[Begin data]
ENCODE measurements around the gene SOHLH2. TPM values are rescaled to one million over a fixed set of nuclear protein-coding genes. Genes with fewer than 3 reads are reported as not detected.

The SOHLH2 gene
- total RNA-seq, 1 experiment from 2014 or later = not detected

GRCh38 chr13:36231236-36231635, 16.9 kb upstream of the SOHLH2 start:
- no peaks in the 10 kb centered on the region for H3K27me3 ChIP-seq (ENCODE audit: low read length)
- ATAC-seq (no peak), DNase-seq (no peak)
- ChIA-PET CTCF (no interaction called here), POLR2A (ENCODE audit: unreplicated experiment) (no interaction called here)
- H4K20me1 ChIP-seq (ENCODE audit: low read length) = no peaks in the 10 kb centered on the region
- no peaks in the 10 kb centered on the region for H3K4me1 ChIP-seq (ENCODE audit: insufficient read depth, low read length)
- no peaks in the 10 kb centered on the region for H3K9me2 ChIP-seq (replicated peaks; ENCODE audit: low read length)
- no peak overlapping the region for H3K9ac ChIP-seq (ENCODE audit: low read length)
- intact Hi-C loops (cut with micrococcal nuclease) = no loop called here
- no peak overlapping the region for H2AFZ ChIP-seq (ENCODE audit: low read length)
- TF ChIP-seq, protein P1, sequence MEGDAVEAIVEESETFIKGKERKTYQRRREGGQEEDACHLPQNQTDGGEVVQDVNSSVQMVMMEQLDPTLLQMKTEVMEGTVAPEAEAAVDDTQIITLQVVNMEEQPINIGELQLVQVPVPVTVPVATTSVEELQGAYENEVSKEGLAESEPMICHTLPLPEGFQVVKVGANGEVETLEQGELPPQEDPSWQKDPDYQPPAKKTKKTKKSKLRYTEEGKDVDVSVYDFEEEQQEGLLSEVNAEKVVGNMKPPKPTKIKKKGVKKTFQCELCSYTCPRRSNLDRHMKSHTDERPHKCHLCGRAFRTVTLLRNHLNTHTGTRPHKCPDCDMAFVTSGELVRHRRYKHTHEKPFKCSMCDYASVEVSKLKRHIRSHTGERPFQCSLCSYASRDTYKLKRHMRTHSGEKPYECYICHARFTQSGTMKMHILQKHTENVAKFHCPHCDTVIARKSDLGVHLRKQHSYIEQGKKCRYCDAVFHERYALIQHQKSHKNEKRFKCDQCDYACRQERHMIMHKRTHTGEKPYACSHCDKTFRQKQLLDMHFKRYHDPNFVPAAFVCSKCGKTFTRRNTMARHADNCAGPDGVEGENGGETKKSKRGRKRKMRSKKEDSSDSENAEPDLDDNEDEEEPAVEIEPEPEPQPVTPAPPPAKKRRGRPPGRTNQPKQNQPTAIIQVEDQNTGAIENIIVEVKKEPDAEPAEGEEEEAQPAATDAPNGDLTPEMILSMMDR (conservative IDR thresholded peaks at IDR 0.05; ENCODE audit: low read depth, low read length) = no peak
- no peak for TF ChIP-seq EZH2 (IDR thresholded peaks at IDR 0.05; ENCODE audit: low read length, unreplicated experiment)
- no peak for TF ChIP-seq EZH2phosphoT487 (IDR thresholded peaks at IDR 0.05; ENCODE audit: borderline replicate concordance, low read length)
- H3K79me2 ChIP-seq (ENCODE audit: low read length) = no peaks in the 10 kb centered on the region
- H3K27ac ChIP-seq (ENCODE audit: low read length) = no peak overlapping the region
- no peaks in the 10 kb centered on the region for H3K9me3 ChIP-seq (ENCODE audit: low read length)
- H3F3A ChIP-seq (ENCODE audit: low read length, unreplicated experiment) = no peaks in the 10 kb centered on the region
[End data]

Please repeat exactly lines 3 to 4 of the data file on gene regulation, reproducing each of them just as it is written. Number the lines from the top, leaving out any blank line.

- total RNA-seq, 1 experiment from 2014 or later = not detected

GRCh38 chr13:36231236-36231635, 16.9 kb upstream of the SOHLH2 start: